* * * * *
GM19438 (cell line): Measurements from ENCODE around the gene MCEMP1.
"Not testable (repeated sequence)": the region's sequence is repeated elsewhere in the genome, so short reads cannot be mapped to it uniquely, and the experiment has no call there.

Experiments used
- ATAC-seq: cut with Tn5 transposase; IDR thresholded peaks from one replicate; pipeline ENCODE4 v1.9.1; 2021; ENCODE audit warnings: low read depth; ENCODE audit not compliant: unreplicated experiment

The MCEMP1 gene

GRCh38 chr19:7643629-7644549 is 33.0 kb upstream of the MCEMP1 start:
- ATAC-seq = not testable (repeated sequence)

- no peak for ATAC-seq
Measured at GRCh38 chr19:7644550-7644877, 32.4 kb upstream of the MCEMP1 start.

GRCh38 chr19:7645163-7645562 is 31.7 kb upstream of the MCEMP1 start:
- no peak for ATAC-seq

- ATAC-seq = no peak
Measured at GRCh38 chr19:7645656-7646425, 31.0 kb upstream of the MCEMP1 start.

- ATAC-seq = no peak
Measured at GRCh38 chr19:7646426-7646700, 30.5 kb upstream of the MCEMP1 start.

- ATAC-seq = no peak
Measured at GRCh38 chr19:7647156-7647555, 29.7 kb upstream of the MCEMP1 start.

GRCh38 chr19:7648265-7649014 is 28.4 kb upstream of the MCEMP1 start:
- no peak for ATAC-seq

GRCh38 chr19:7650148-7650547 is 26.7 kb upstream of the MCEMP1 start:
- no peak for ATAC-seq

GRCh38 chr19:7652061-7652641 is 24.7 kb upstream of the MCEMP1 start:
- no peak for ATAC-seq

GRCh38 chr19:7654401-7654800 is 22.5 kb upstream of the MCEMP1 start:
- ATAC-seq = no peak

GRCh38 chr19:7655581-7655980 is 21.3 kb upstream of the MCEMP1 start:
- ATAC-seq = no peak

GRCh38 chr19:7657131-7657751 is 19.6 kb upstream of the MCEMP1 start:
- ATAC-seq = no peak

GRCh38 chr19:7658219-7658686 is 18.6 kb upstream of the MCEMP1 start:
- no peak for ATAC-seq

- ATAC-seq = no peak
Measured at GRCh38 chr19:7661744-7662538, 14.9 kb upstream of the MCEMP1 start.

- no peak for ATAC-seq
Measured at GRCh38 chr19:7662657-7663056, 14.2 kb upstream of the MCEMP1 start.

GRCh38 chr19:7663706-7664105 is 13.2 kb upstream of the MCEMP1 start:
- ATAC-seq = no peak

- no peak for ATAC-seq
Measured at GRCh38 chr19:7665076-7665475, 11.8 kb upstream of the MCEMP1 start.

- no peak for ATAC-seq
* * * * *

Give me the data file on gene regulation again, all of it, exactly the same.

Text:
GM19438 (cell line): Measurements from ENCODE around the gene MCEMP1.
"Not testable (repeated sequence)": the region's sequence is repeated elsewhere in the genome, so short reads cannot be mapped to it uniquely, and the experiment has no call there.

Experiments used
- ATAC-seq: cut with Tn5 transposase; IDR thresholded peaks from one replicate; pipeline ENCODE4 v1.9.1; 2021; ENCODE audit warnings: low read depth; ENCODE audit not compliant: unreplicated experiment

The MCEMP1 gene

GRCh38 chr19:7643629-7644549 is 33.0 kb upstream of the MCEMP1 start:
- ATAC-seq = not testable (repeated sequence)

- no peak for ATAC-seq
Measured at GRCh38 chr19:7644550-7644877, 32.4 kb upstream of the MCEMP1 start.

GRCh38 chr19:7645163-7645562 is 31.7 kb upstream of the MCEMP1 start:
- no peak for ATAC-seq

- ATAC-seq = no peak
Measured at GRCh38 chr19:7645656-7646425, 31.0 kb upstream of the MCEMP1 start.

- ATAC-seq = no peak
Measured at GRCh38 chr19:7646426-7646700, 30.5 kb upstream of the MCEMP1 start.

- ATAC-seq = no peak
Measured at GRCh38 chr19:7647156-7647555, 29.7 kb upstream of the MCEMP1 start.

GRCh38 chr19:7648265-7649014 is 28.4 kb upstream of the MCEMP1 start:
- no peak for ATAC-seq

GRCh38 chr19:7650148-7650547 is 26.7 kb upstream of the MCEMP1 start:
- no peak for ATAC-seq

GRCh38 chr19:7652061-7652641 is 24.7 kb upstream of the MCEMP1 start:
- no peak for ATAC-seq

GRCh38 chr19:7654401-7654800 is 22.5 kb upstream of the MCEMP1 start:
- ATAC-seq = no peak

GRCh38 chr19:7655581-7655980 is 21.3 kb upstream of the MCEMP1 start:
- ATAC-seq = no peak

GRCh38 chr19:7657131-7657751 is 19.6 kb upstream of the MCEMP1 start:
- ATAC-seq = no peak

GRCh38 chr19:7658219-7658686 is 18.6 kb upstream of the MCEMP1 start:
- no peak for ATAC-seq

- ATAC-seq = no peak
Measured at GRCh38 chr19:7661744-7662538, 14.9 kb upstream of the MCEMP1 start.

- no peak for ATAC-seq
Measured at GRCh38 chr19:7662657-7663056, 14.2 kb upstream of the MCEMP1 start.

GRCh38 chr19:7663706-7664105 is 13.2 kb upstream of the MCEMP1 start:
- ATAC-seq = no peak

- no peak for ATAC-seq
Measured at GRCh38 chr19:7665076-7665475, 11.8 kb upstream of the MCEMP1 start.

- no peak for ATAC-seq